Jack Martin describes 6 common problems in evaluating services for children, and offers advice on how to overcome them
High-quality evidence on ‘what works’ plays an essential part in improving the way social care services are designed and delivered, making sure they result in the best possible outcomes for children and families - from preventing abuse and neglect or changing challenging behaviour to supporting mental health and improving educational attainment. I’m a research officer at the Early Intervention Foundation (EIF), and we’ve conducted over 100 in-depth assessments of the evidence used in programme evaluations. We rate everything against our standards of evidence and have published an online Guidebook about the early intervention programmes that have been shown to improve outcomes for children and young people.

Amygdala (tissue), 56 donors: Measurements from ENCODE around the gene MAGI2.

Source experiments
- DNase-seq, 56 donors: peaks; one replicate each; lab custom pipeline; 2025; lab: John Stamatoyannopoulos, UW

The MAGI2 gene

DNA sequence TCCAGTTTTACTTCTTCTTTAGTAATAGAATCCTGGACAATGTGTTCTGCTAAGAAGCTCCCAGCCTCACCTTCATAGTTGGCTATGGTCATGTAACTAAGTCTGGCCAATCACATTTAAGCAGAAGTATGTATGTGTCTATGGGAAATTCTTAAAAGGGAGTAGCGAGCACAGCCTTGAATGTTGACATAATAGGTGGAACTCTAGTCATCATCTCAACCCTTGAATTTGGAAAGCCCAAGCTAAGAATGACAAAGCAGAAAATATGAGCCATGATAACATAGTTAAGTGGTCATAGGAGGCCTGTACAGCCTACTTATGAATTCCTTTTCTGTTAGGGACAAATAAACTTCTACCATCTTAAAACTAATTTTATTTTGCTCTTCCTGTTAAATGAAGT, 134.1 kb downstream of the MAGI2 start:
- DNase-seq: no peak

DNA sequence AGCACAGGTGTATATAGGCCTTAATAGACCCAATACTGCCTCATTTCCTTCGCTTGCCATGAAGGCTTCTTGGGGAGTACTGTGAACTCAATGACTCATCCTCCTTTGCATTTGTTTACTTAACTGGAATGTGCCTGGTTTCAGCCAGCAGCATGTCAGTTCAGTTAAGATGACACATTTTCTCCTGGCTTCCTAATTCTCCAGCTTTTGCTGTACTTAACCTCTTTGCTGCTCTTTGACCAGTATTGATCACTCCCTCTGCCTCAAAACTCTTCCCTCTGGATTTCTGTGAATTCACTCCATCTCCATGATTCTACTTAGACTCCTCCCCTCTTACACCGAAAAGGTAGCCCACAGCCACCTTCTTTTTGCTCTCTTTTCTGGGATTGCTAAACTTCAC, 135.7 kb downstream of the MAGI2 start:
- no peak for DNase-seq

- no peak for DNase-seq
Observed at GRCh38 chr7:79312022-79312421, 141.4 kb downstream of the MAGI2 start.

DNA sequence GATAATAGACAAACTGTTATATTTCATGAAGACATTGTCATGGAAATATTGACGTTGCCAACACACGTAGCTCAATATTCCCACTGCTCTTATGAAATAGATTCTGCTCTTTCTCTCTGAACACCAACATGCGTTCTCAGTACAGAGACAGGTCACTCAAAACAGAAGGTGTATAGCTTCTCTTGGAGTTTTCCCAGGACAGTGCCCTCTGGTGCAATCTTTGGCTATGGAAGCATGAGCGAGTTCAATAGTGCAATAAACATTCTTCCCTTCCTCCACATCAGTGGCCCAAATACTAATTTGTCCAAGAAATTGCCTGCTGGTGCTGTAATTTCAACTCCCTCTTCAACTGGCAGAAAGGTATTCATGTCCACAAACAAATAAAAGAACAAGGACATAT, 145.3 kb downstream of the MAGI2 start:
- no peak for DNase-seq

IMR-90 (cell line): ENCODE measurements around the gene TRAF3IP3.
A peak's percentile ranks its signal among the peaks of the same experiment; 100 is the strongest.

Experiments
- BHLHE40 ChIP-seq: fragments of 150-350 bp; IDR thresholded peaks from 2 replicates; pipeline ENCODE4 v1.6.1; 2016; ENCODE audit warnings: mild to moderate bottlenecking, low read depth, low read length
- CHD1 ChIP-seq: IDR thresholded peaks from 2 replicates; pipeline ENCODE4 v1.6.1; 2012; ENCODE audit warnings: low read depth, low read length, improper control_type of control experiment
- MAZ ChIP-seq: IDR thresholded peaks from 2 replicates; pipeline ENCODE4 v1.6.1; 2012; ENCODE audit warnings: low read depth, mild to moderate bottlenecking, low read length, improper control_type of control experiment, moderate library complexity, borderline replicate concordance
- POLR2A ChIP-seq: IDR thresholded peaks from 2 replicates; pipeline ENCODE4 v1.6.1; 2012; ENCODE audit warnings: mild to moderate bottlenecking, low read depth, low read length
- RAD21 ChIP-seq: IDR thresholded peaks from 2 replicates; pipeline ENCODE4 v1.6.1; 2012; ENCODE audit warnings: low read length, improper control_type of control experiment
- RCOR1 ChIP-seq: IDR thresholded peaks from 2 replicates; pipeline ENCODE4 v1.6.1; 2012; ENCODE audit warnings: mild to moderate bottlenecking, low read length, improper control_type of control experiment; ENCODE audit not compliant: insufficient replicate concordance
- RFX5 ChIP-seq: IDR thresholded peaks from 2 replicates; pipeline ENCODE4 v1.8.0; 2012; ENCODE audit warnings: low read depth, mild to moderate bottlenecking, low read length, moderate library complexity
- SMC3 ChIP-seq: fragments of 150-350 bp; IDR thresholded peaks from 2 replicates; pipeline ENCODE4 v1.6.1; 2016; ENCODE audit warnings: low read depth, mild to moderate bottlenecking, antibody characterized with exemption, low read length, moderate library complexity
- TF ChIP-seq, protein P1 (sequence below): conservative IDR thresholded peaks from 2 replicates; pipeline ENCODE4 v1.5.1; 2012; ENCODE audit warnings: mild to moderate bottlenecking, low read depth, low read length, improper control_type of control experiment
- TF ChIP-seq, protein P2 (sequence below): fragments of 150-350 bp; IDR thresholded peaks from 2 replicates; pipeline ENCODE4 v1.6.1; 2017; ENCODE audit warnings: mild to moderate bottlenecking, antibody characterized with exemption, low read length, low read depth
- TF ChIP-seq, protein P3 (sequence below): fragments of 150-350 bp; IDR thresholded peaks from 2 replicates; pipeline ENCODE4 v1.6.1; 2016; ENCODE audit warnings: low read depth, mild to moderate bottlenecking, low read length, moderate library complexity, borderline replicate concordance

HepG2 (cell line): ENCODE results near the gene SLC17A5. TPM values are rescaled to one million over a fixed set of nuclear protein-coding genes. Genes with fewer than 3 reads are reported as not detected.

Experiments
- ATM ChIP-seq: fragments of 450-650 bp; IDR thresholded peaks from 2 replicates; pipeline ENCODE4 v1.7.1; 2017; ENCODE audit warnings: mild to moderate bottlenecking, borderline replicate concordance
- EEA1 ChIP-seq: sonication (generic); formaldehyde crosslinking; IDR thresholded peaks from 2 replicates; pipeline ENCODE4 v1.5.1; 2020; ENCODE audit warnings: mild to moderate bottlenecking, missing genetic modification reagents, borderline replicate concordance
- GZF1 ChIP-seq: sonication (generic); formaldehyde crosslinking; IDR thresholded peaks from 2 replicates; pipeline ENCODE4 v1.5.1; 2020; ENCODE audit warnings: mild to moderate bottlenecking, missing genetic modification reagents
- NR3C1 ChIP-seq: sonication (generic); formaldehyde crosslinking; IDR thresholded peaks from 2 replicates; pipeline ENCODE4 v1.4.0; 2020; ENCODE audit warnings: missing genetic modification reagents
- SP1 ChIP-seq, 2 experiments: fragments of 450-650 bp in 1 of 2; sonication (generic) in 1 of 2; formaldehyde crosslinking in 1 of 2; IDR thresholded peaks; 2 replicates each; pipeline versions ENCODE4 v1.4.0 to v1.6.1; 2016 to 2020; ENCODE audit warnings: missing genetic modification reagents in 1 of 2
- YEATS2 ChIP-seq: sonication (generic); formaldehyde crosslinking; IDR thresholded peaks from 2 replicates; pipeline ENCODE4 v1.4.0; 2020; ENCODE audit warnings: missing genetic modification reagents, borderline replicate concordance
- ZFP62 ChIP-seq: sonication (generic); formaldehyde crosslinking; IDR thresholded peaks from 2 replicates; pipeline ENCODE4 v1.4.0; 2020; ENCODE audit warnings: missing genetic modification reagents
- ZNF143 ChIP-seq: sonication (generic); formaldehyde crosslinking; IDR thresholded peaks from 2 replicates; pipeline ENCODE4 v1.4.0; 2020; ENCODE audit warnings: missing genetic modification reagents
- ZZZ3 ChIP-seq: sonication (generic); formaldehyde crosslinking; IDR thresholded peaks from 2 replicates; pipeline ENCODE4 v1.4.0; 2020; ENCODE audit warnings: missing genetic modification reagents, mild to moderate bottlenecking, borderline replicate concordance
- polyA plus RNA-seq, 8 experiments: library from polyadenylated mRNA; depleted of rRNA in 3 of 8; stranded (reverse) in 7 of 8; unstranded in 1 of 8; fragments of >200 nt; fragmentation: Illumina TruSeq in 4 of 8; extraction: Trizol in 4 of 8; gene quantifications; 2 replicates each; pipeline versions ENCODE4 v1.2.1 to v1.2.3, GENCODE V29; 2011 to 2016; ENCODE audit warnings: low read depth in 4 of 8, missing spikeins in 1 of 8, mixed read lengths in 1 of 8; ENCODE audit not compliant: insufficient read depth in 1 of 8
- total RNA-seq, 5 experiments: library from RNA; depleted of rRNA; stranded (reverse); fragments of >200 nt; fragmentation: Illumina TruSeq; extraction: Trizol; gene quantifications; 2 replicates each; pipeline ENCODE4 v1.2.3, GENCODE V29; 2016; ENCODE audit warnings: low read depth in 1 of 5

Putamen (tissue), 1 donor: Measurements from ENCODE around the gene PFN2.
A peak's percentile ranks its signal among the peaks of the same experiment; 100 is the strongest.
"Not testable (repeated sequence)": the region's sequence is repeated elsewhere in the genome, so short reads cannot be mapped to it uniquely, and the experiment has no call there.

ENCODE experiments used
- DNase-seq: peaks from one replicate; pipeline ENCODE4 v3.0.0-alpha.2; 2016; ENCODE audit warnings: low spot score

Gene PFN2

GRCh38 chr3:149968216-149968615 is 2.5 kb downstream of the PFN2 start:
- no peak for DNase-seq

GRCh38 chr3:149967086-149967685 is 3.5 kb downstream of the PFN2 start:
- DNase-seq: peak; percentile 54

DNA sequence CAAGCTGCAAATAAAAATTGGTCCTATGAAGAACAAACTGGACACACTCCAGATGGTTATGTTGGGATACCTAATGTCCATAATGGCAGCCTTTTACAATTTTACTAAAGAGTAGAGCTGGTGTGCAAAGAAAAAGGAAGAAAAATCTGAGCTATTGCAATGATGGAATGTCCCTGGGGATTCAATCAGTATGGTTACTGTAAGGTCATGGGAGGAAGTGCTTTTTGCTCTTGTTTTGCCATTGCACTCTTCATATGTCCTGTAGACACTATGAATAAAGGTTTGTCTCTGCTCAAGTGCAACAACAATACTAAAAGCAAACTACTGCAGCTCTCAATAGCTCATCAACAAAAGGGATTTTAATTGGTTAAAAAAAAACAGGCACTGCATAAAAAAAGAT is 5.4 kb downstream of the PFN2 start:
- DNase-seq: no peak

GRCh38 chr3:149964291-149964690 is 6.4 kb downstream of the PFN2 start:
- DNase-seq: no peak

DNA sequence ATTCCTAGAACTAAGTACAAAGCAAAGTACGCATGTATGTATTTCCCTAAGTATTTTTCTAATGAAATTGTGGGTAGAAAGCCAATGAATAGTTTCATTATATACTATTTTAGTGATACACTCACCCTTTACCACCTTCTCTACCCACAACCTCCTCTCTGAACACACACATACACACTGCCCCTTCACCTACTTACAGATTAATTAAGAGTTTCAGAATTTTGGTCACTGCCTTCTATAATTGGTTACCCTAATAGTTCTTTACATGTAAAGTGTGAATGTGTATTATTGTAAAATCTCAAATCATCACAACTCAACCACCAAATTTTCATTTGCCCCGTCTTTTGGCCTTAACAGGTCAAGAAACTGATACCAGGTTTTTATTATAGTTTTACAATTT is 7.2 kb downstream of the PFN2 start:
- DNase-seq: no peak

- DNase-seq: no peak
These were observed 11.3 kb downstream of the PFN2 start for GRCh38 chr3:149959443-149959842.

As part of this process, we’ve examined thousands of pages of technical evaluation reports in great detail. The quality of these studies varies. So our assessments consider not only the findings of each evaluation – whether it suggests a programme is effective or not – but also the quality of that evidence. If a study hasn’t been well planned or properly carried out, we can’t always be confident that the findings of the study are robust.
I’m going to share some of the issues that we come across frequently, which undermine the confidence we have in published evaluation results. These six common pitfalls could, in many cases, be avoided or mitigated when an evaluation is being planned or carried out, and this would strengthen the evidence base for children’s services.